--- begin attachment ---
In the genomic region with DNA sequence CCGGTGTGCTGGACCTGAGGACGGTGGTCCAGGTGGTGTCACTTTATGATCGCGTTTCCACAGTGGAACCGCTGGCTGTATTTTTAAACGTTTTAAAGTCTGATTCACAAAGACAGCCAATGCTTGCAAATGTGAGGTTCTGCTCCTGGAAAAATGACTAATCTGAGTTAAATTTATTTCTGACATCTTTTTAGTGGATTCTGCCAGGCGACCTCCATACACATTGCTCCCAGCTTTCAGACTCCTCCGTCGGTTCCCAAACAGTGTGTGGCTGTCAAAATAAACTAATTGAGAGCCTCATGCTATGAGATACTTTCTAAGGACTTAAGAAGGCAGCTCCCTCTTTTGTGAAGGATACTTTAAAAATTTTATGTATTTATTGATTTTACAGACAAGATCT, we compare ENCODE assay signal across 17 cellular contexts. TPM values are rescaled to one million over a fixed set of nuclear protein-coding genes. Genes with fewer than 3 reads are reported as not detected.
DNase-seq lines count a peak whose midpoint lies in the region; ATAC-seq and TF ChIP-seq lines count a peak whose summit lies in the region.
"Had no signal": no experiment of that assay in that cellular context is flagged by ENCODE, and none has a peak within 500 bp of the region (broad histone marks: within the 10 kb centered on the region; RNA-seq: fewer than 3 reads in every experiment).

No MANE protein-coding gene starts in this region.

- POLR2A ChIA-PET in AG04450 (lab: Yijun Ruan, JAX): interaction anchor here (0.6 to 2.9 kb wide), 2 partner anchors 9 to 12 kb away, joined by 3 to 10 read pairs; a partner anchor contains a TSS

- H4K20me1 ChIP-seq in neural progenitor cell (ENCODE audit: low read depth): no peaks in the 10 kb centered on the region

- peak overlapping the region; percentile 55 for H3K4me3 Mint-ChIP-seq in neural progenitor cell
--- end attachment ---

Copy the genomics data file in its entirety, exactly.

In the genomic region with DNA sequence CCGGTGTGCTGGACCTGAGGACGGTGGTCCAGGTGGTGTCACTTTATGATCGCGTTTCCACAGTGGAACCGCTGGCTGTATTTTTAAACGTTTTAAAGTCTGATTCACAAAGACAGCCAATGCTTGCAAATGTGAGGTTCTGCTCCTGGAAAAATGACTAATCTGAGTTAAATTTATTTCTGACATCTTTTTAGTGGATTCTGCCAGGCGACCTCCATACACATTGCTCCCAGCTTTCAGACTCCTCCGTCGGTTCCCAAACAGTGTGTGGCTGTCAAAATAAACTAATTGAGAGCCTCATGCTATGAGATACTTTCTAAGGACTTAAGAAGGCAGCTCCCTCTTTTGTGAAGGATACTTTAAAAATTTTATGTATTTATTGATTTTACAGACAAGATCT, we compare ENCODE assay signal across 17 cellular contexts. TPM values are rescaled to one million over a fixed set of nuclear protein-coding genes. Genes with fewer than 3 reads are reported as not detected.
DNase-seq lines count a peak whose midpoint lies in the region; ATAC-seq and TF ChIP-seq lines count a peak whose summit lies in the region.
"Had no signal": no experiment of that assay in that cellular context is flagged by ENCODE, and none has a peak within 500 bp of the region (broad histone marks: within the 10 kb centered on the region; RNA-seq: fewer than 3 reads in every experiment).

No MANE protein-coding gene starts in this region.

- POLR2A ChIA-PET in AG04450 (lab: Yijun Ruan, JAX): interaction anchor here (0.6 to 2.9 kb wide), 2 partner anchors 9 to 12 kb away, joined by 3 to 10 read pairs; a partner anchor contains a TSS

- H4K20me1 ChIP-seq in neural progenitor cell (ENCODE audit: low read depth): no peaks in the 10 kb centered on the region

- peak overlapping the region; percentile 55 for H3K4me3 Mint-ChIP-seq in neural progenitor cell